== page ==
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Prices in Canada’s secondary cities continue to rise as buyers prioritize space and affordability in age of remote work

Prices in Canada’s secondary cities continue to rise as buyers prioritize space and affordability in age of remote work

Since the late spring of 2020, Canadian home prices have been rising at historic rates, following the onset of the global pandemic. Widespread lockdowns suddenly forced millions of workers and students to conduct their daily business from home. While the trend of working remotely was gaining in popularity in the years prior, the seemingly unending health crisis accelerated the movement, driving many Canadians living in major urban centres to trade in their cramped quarters for more space in smaller cities and rural communities.

The latest Royal LePage House Price Survey and Market Forecast shows price growth in Kingston’s single-family detached segment was the highest in the country, posting an increase of 46.5% year-over-year in the third quarter. Following Kingston, Ajax had the next highest year-over-year home price appreciation for the detached properties, rising 36.2% year-over-year; then, Langley (34.5%) and Greater Victoria (34.0%). Kingston also had one of the highest aggregate price increases nationwide (36%), second only to Saint John, New Brunswick (36.4%).    

“Competition in Kingston’s housing market is incredibly high. Inventory has reached an all-time low, while demand gets stronger everyday,” said Bob Armer, area manager, Royal LePage ProAlliance Realty. “Today, there are even more buyers from out of town – namely from Toronto and the GTA – than there were a year ago. This migration continues to put a lot of upward pressure on prices, which is especially challenging for local buyers.”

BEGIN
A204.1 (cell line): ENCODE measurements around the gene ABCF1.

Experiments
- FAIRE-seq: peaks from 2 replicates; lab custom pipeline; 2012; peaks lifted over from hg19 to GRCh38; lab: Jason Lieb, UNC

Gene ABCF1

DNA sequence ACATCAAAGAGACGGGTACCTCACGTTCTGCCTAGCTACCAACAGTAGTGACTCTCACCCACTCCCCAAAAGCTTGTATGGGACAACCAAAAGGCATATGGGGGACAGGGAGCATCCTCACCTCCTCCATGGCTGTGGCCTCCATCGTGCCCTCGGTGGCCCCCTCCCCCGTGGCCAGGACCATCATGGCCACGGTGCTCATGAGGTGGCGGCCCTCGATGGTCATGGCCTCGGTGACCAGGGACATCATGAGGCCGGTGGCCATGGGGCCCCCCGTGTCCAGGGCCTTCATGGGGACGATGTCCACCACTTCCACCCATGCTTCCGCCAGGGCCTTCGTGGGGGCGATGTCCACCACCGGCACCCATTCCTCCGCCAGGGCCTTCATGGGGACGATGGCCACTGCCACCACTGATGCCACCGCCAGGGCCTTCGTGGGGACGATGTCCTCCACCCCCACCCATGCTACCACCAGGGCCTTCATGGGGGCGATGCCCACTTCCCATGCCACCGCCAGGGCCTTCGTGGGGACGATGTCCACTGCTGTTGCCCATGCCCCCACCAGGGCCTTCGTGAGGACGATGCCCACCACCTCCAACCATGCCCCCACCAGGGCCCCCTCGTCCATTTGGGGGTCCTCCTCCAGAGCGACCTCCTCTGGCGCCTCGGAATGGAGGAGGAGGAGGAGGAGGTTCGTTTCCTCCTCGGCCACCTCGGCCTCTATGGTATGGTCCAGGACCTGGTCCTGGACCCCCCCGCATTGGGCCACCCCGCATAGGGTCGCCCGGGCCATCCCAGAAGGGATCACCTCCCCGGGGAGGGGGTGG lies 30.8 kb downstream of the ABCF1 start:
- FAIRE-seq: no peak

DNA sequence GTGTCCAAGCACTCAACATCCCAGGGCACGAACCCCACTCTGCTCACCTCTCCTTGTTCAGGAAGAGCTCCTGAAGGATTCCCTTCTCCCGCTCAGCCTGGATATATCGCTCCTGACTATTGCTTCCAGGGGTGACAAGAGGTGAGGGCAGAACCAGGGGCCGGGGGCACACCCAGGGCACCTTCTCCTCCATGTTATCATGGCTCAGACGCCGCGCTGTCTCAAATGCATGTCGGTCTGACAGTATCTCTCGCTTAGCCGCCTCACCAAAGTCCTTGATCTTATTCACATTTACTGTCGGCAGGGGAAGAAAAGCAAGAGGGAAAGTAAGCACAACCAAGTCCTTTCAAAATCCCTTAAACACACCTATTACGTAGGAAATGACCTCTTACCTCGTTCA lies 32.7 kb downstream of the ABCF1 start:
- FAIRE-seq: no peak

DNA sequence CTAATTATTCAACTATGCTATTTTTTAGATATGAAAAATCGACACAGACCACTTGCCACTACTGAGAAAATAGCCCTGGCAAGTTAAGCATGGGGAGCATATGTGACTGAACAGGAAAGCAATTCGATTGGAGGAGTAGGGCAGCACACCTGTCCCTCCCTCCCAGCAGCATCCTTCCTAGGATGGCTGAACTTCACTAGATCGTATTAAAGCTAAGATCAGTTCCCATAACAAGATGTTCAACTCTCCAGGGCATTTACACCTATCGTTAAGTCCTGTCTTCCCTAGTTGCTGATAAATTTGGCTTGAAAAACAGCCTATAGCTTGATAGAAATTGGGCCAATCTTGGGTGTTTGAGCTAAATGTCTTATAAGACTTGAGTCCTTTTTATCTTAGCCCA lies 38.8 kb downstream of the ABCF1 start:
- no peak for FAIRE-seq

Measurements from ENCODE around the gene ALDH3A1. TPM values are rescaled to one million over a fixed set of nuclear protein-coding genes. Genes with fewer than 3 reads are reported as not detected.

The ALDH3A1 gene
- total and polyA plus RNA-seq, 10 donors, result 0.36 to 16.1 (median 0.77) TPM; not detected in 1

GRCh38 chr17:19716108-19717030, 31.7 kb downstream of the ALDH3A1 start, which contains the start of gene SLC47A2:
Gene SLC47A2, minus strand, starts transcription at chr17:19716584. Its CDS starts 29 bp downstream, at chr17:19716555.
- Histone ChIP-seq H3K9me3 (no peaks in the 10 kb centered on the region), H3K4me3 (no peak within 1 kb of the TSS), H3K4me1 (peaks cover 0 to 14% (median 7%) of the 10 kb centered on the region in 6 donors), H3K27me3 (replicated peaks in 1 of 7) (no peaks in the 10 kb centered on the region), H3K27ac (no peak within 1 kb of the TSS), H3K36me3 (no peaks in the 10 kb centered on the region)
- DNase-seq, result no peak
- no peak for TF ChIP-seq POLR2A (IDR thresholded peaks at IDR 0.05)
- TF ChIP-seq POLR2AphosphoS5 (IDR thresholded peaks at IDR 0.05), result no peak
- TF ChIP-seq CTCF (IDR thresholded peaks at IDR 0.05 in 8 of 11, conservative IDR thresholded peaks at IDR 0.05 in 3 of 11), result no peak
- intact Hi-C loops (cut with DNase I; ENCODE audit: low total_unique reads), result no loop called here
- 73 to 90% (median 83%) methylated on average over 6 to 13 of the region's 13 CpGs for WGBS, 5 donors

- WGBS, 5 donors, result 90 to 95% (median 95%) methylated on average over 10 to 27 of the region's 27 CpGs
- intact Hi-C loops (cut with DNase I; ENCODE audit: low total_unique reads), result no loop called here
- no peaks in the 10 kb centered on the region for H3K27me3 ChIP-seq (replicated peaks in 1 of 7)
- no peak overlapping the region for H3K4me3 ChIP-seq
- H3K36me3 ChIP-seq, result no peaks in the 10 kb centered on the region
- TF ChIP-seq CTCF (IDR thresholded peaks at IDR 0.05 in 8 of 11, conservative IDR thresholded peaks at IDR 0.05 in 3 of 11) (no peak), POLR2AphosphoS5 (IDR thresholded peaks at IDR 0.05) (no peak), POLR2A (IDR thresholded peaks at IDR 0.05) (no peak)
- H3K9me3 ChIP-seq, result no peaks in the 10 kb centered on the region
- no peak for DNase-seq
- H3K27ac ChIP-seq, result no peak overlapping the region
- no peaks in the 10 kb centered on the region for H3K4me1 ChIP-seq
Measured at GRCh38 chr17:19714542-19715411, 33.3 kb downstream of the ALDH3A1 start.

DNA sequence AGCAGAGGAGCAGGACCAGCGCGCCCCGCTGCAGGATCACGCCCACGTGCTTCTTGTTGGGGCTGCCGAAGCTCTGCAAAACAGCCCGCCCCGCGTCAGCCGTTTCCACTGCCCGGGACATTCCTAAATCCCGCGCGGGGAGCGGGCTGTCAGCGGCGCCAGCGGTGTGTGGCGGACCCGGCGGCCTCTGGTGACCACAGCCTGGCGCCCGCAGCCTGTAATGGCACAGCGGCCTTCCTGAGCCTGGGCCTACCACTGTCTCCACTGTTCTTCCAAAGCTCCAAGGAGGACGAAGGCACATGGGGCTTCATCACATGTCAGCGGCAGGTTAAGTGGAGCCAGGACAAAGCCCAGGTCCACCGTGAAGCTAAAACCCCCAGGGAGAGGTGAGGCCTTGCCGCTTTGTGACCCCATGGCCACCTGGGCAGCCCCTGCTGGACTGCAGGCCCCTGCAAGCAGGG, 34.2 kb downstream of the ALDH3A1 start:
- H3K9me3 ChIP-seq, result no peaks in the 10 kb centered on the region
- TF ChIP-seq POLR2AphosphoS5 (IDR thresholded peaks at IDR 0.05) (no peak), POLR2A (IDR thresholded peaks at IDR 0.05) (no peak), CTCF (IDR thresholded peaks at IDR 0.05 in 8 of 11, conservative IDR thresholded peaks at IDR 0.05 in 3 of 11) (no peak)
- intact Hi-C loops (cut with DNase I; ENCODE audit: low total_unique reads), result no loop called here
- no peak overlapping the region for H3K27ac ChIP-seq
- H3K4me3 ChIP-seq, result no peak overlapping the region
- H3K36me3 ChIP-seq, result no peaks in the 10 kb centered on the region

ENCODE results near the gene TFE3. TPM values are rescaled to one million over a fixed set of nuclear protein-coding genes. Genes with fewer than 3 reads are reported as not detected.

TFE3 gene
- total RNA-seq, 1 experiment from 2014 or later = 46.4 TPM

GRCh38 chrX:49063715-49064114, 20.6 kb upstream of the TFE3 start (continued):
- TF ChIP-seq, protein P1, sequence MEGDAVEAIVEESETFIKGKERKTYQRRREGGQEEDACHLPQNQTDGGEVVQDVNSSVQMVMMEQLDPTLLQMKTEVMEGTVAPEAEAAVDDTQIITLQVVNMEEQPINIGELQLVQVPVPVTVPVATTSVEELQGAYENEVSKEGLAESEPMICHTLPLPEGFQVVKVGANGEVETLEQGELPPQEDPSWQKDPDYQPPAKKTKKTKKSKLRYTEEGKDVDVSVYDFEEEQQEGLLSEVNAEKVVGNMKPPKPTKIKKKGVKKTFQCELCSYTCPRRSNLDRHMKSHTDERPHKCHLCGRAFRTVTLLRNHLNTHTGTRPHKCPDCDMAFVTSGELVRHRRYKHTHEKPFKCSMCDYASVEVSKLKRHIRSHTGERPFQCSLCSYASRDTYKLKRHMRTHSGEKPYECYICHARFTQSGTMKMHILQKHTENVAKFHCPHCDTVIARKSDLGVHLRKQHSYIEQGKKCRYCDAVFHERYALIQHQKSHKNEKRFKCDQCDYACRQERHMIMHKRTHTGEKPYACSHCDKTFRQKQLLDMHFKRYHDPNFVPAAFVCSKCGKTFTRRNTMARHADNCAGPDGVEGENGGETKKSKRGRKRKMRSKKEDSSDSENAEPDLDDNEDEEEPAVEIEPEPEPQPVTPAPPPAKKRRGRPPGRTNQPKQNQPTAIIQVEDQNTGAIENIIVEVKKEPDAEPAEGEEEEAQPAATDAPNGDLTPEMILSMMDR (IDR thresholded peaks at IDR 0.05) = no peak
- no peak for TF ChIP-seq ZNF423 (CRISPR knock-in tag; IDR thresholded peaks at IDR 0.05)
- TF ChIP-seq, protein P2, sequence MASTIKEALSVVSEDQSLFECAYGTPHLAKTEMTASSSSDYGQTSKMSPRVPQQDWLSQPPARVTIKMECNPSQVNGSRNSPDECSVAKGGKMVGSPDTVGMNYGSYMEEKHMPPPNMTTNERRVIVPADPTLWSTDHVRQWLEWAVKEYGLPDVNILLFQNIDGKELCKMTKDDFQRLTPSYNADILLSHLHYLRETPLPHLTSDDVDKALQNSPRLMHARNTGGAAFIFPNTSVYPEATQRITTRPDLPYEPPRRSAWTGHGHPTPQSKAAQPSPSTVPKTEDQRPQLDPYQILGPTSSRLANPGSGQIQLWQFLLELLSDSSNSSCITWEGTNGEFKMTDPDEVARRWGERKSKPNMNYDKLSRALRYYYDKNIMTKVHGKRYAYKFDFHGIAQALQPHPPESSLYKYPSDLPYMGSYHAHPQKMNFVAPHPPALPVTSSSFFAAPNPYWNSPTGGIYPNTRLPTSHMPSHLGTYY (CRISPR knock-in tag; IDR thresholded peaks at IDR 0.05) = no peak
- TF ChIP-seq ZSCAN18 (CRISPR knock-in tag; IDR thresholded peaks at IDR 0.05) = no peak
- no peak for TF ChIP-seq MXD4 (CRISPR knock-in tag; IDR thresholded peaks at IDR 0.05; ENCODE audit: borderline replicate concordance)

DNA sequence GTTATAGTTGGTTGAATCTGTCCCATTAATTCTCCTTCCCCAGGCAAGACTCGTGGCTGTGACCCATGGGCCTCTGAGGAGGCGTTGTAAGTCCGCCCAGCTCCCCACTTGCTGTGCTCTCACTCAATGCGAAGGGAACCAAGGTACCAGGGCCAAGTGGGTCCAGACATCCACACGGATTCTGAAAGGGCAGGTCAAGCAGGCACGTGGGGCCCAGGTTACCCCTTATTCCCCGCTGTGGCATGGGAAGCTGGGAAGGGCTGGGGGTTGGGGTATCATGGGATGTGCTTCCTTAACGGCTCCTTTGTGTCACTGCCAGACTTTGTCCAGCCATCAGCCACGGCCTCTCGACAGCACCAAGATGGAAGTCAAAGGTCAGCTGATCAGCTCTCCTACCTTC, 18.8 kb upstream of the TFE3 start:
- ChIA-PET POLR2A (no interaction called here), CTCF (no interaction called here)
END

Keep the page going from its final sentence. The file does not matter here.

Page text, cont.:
Armer noted that Kingston’s proximity to Toronto has made it very popular among young people who can work remotely but may need to be in the office once or twice per week. 

This is just one example of secondary cities that have grown in popularity and population over the last 15 months. Nationally, home price appreciation is being driven by the detached segment in secondary cities, like Kingston.

Royal LePage is forecasting that the aggregate price of a home in Canada will increase 16% per cent to $771,500 in the fourth quarter of 2021, compared to the same quarter last year, putting real estate values on track to grow 33% by the end of the year from June, 2020.

Read Royal LePage’s third quarter release for more regional and national insights. 


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